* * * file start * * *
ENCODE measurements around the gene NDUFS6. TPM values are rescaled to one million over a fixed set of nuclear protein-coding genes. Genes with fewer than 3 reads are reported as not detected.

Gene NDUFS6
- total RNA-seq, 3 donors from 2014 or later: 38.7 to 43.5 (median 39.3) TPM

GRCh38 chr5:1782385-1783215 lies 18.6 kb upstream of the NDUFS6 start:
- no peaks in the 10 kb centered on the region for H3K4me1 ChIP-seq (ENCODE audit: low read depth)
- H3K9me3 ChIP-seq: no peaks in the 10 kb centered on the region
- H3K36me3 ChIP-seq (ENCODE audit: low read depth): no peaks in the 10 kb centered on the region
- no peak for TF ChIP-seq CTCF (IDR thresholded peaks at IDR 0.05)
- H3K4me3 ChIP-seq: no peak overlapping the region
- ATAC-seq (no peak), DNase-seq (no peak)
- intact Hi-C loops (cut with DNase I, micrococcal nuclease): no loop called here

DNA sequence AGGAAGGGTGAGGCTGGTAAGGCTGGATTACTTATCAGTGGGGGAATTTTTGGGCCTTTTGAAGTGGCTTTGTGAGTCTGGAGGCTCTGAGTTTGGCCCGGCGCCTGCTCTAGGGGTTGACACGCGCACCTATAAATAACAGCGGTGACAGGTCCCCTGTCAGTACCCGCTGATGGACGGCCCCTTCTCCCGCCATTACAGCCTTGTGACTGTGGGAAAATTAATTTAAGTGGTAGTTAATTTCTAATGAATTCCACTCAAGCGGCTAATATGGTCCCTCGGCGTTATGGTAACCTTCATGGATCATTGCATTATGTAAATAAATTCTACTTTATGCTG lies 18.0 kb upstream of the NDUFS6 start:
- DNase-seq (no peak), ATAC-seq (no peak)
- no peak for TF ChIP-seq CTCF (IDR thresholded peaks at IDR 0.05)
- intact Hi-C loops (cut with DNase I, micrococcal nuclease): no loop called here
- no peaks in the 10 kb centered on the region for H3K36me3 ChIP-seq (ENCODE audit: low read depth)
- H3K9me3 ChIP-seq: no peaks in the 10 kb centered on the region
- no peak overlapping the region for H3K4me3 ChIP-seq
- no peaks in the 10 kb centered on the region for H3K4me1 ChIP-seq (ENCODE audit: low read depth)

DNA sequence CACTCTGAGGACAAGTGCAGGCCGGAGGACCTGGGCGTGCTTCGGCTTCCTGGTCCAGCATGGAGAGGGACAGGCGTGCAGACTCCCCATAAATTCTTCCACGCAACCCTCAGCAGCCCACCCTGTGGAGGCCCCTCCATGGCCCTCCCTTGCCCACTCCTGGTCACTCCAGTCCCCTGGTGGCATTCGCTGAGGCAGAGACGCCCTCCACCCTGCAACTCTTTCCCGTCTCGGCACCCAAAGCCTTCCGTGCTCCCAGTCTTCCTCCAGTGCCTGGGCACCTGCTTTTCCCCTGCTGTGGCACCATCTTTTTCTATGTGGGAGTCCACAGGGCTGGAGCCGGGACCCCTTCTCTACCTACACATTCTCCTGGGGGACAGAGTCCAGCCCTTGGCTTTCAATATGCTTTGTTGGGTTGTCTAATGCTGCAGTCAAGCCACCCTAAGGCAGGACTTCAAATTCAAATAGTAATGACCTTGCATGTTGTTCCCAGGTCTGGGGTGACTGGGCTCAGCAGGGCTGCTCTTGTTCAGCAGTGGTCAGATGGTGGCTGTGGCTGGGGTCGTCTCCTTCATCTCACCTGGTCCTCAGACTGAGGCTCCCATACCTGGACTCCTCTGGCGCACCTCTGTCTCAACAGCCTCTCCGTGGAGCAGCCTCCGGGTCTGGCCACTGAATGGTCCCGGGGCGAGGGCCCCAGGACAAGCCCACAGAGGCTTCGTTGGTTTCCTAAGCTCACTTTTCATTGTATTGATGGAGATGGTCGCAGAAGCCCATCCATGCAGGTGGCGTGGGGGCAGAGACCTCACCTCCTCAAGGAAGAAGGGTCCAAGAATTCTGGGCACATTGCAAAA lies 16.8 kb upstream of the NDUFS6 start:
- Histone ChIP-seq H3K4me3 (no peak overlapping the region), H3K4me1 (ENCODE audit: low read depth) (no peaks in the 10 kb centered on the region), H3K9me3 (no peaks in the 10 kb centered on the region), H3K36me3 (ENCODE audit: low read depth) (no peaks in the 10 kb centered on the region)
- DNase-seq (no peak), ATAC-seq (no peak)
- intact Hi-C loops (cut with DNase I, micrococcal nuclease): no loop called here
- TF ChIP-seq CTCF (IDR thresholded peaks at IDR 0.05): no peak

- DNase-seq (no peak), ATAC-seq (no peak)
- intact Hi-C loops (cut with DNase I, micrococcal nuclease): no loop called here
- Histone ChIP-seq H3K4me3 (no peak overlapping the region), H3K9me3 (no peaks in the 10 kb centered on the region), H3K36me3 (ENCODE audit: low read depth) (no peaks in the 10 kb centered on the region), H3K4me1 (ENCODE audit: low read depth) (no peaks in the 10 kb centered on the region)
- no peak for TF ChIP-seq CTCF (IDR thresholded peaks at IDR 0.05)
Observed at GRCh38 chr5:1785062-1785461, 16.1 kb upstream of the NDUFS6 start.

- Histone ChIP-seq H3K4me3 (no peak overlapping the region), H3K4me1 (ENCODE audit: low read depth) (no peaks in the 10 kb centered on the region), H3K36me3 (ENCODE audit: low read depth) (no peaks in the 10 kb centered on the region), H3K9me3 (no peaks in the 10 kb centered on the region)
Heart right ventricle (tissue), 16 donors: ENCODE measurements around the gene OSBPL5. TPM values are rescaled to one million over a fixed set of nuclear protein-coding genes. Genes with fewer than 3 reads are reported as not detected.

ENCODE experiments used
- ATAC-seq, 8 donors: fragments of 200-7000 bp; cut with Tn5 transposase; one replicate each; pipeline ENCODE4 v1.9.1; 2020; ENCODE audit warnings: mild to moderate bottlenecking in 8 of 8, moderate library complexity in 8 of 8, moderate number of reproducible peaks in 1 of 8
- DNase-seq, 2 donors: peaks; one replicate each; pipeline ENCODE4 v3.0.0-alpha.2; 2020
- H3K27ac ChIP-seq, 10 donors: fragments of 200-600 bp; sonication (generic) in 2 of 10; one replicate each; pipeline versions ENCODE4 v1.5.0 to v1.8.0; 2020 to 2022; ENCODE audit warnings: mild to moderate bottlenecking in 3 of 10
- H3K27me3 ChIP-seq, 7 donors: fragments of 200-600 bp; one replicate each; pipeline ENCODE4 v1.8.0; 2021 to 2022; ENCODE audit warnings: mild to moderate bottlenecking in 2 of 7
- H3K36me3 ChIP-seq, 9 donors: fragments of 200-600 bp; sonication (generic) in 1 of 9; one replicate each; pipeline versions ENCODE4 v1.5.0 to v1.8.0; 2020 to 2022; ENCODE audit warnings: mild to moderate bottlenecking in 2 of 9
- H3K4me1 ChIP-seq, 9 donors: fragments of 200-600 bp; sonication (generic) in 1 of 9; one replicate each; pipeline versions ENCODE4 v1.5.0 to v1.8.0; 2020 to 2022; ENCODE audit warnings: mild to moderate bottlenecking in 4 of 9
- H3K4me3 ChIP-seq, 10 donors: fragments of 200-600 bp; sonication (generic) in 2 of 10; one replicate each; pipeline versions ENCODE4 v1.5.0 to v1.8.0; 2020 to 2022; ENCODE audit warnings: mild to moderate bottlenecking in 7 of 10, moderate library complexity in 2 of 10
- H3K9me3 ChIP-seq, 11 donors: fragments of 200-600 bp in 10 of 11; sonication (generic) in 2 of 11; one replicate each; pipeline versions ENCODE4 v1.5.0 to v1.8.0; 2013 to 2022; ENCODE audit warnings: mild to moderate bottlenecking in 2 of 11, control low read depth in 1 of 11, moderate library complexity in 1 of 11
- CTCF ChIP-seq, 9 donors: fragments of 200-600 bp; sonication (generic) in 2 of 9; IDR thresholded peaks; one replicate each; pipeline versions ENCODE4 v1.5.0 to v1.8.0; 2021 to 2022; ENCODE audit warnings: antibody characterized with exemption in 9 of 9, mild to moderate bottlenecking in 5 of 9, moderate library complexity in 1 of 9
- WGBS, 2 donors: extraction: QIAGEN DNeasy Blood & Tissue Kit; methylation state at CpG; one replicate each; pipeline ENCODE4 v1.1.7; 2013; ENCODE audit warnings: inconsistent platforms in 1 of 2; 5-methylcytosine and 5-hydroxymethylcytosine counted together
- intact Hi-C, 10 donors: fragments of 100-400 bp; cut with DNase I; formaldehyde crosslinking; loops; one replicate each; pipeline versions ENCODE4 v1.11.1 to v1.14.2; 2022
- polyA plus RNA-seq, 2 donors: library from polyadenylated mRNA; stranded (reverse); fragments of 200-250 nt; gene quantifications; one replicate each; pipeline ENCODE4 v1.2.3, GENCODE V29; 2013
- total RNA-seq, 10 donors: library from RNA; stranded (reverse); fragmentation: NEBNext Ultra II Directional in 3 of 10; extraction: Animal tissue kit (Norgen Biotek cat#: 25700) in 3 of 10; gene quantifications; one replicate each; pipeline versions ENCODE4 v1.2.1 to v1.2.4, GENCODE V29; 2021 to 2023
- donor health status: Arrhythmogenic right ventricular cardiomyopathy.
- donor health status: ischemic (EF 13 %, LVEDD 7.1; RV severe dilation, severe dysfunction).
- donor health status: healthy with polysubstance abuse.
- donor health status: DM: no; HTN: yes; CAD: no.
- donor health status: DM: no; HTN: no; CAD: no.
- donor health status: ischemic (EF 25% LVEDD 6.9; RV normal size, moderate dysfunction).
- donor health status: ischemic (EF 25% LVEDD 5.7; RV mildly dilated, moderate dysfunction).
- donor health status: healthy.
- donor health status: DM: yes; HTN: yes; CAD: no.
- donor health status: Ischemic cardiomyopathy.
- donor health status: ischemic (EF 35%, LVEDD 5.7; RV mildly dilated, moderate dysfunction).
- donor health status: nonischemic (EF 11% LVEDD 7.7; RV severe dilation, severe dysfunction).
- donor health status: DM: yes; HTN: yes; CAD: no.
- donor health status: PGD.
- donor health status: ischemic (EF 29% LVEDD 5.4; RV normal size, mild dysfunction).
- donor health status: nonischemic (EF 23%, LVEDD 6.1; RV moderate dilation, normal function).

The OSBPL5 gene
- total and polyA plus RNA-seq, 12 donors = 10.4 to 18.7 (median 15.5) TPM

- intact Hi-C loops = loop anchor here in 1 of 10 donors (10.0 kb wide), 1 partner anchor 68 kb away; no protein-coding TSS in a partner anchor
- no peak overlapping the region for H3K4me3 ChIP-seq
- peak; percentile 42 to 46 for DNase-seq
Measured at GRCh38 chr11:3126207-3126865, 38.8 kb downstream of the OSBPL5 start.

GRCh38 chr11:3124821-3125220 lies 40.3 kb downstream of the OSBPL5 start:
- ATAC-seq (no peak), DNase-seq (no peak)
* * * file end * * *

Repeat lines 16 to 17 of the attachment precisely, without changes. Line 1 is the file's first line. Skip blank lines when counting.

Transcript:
- no peaks in the 10 kb centered on the region for H3K36me3 ChIP-seq (ENCODE audit: low read depth)
- H3K9me3 ChIP-seq: no peaks in the 10 kb centered on the region